The living martyr” had on several occasions spoken about his desire for attaining martyrdom, she notes.
“For those who believe, death is not the end, rather a new beginning. Martyrdom is not the end of a revolution or a movement, but the strengthening of the same,” says Tarkian.
Iranian authorities have vowed to pursue the case at the highest level and bring the perpetrators to justice.
In a statement on Friday, Iran’s foreign ministry said the US government has a “definite international responsibility” in assassination of Gen. Soleimani and his associates.
Afreen Rizvi, a UK-based student and researcher of human rights and international law, tells Press TV website that both international human rights law and international humanitarian law apply under the framework of an armed conflict.
“The acting state, in this case the US, needed to prove that the drone strike that killed Gen. Soleimani was proportionate and necessary,” she remarks, providing a legal perspective.
“The acting state is prohibited from using targeted killings as a preventative measure. The strike that was conducted in Baghdad did not kill a legitimate target as it included the premeditated use of lethal force by one state against a military commander so it constitutes a flagrant violation of international law,” she hastens to add.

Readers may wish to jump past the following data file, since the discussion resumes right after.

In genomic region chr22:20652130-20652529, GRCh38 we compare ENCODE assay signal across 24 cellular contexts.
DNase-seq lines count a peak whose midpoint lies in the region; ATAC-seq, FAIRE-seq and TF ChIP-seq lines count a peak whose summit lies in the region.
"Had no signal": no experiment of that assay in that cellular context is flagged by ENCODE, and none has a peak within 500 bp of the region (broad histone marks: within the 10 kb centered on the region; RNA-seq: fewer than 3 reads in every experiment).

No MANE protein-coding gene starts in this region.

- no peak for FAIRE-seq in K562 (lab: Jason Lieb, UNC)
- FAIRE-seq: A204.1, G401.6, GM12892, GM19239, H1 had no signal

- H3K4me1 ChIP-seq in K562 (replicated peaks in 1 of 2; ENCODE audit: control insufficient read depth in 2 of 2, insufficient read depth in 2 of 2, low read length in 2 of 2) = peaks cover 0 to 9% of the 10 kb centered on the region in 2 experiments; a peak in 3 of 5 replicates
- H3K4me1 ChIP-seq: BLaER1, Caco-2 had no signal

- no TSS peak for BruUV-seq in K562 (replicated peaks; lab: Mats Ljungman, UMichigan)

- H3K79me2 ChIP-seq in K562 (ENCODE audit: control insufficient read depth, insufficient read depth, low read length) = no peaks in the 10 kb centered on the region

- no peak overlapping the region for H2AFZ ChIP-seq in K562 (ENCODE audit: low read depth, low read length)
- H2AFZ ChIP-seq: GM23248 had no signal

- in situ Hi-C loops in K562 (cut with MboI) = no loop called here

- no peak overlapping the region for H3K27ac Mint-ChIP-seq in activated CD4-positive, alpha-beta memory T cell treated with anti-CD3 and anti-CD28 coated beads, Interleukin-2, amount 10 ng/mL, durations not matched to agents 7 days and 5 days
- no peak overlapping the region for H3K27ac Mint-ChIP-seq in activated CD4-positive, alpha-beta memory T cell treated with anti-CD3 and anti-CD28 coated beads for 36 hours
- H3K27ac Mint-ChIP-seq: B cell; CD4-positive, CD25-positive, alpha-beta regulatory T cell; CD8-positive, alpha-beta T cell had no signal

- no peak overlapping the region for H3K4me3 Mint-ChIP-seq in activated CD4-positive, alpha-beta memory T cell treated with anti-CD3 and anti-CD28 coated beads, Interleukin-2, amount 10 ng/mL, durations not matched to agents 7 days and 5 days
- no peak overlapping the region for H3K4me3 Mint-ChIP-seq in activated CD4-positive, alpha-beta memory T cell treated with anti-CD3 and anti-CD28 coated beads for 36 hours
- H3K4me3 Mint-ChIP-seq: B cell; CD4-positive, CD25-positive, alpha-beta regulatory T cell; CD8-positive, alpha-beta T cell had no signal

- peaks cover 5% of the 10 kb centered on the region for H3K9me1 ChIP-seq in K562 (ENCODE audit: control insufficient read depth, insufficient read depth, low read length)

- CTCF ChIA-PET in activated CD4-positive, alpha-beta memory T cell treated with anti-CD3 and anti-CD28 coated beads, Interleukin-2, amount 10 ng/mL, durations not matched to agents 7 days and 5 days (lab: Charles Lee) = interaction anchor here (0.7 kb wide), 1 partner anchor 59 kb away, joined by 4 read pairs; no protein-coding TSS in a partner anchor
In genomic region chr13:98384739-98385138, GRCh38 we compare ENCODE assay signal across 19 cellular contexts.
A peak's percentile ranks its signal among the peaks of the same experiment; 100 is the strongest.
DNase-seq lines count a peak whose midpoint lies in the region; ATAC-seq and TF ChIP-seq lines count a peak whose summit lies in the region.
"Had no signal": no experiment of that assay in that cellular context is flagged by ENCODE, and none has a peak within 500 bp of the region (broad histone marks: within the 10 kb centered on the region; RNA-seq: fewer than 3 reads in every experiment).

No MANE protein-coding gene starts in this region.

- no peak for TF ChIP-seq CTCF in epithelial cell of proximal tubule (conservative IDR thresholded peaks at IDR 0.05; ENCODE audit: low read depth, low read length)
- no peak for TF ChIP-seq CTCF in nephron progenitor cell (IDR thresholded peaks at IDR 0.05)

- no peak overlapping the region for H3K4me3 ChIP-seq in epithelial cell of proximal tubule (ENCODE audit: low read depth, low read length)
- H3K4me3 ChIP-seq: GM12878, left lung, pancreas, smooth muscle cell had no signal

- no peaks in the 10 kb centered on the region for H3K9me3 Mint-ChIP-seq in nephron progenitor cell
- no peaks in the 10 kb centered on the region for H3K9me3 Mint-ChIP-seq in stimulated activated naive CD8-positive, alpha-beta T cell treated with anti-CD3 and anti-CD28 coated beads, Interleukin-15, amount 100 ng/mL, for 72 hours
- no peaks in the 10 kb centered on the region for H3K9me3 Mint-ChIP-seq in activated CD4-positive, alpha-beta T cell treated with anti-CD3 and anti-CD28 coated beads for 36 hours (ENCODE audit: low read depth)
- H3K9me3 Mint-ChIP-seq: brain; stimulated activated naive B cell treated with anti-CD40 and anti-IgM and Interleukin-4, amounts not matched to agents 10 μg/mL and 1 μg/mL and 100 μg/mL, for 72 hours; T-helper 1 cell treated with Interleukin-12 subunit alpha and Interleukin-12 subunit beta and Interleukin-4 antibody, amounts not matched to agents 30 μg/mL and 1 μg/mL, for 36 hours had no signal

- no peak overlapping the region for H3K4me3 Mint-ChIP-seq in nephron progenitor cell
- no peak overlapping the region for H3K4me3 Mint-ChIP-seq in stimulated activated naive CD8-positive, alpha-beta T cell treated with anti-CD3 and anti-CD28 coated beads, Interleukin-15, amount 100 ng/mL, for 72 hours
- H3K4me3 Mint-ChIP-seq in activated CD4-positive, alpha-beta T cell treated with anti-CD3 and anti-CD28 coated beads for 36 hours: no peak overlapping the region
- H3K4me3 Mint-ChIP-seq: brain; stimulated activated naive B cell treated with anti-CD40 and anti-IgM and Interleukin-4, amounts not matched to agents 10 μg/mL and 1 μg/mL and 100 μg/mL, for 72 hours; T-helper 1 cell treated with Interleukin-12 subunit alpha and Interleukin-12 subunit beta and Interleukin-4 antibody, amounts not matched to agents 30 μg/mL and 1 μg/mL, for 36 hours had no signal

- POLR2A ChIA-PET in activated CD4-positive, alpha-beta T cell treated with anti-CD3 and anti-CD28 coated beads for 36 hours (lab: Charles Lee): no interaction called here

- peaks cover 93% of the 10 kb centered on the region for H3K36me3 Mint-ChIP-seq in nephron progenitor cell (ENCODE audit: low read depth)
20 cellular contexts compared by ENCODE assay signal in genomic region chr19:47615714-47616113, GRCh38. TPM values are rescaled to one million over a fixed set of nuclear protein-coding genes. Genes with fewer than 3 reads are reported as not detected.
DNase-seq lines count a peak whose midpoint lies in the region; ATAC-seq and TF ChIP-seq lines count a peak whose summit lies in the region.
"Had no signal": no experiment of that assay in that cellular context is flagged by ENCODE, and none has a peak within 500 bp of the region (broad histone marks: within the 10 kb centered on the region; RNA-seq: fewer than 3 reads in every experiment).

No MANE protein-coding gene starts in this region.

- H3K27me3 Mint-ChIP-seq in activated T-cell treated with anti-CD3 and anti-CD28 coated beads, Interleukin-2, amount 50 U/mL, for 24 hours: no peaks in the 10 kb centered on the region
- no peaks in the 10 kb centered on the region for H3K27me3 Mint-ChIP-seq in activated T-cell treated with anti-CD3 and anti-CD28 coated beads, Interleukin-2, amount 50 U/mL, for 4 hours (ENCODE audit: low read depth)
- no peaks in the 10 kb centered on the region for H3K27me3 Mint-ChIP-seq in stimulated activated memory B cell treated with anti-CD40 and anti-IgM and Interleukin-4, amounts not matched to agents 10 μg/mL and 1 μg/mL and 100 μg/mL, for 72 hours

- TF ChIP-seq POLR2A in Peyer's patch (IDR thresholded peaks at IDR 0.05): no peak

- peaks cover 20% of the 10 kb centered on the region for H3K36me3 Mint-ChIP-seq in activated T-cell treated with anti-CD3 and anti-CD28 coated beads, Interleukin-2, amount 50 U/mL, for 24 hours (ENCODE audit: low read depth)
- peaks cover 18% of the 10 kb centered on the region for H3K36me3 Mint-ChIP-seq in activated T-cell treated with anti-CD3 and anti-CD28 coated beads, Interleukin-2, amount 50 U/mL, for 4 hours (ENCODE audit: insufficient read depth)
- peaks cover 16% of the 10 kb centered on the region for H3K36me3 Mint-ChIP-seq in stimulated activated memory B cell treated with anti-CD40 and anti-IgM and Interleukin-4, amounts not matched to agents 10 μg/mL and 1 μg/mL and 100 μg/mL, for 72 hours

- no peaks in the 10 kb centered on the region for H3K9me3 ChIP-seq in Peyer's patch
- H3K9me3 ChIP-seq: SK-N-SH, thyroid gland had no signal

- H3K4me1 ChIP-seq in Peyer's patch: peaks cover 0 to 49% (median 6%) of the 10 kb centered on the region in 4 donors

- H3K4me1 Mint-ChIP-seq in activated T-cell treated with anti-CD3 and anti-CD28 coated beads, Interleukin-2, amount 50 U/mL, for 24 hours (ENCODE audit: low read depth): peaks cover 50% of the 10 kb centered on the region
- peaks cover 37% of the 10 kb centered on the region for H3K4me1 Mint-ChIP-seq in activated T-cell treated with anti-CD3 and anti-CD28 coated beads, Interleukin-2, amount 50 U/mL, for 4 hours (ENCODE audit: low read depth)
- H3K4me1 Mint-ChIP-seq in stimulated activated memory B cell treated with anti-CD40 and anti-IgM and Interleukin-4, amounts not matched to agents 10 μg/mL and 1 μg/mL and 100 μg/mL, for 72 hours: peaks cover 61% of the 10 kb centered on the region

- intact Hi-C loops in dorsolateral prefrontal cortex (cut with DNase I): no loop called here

Rizvi, who examined the “extrajudicial killing” of Gen. Soleimani in her BA final paper recently, says America’s ‘war on terror’ campaign has “consistently deprived civilians of their right to life.”
“The US should have been sanctioned not only for conducting an illegal strike and unlawfully killing a military commander – but for simultaneously violating the sovereignty of Iraq in the process,” she asserts.
Syed Zafar Mehdi is a Tehran-based journalist, editor and blogger with over 12 years of experience.